Marilee Karl (born 1941) has devoted her life to the causes of social justice, civil and human rights, equitable development and women’s empowerment. She co-founded Isis International in 1974, an organization linking women from South to North and from East to West. Through networking, communication, and capacity building activities for over 30 years, Isis has supported and inspired tens of thousands of activist women and groups around the world, whose work ranges from grassroots empowerment and community action, to conflict resolution and women’s rights advocacy at the international level.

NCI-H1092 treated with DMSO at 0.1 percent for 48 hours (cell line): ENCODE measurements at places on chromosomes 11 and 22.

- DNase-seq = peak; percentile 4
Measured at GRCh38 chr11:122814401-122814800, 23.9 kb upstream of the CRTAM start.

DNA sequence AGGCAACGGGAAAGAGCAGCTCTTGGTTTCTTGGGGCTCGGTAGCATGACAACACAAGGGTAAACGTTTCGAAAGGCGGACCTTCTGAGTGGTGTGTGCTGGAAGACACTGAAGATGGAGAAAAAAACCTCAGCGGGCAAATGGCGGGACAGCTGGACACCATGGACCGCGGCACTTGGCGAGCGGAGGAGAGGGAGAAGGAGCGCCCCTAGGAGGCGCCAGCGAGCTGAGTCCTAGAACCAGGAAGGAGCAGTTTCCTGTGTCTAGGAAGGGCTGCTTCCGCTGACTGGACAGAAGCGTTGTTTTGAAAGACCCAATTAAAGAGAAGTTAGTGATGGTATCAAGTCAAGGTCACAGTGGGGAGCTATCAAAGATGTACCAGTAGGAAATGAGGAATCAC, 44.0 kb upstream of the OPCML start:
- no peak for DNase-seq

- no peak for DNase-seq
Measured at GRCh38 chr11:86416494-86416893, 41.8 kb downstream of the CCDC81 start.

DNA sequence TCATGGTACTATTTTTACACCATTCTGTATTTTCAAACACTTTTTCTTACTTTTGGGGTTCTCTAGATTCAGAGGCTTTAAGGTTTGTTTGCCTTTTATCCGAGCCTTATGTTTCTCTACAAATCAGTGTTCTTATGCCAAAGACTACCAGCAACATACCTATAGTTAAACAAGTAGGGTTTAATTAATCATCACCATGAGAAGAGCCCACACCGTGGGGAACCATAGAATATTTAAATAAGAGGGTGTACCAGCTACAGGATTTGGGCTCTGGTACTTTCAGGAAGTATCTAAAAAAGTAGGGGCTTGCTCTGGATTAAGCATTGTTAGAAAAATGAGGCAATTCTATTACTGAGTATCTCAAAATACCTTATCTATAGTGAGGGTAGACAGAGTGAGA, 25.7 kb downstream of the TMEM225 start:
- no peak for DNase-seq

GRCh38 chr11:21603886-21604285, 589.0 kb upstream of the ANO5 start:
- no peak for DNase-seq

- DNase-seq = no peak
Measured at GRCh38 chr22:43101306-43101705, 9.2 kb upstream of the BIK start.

Rome 1974: a small international group of women met around a kitchen table and thought about the newly emerging wave of women’s rights groups around the world. “We were part of it and we were in contact with many new groups in the South and the North, organizing and mobilizing themselves and other women to overcome discrimination, violence, and lack of opportunity, working in creative ways to empower women to build a more just world,” Marilee says. How could these groups be strengthened? “We needed to break our isolation, link up and communicate with each other,” she recalls. And so Isis, an information and communication network of women, was born in 1974, co-founded by Marilee Karl. It was named after Isis, the Egyptian goddess of creativity and wisdom. “When we started, we dreamt of a network of women and women's groups and organizations around the world, sharing ideas, experiences, strategies and action, and building solidarity,” says Marilee. In the early years the dream threatened to burst for lack of money. But with a lot of enthusiasm, the work of committed women, and an overwhelming response from women’s groups around the world, Isis grew and played an important part in the emergence and blossoming of the global women’s movement from the 1970s up until today. And it still does. From two tiny offices in Rome and Geneva, Isis developed into three sister organizations: Isis International in Manila, Philippines; Isis-Wicce in Kampala, Uganda; and Isis International in Santiago, Chile. Marilee led Isis International, as part of a team, until 1994. After two decades, she passed the leadership on to younger women from the South. As a honorary chairperson, Marilee continues to play an active role in Isis International, Manila, as well as in other women’s rights, feminist, and development networks and organizations.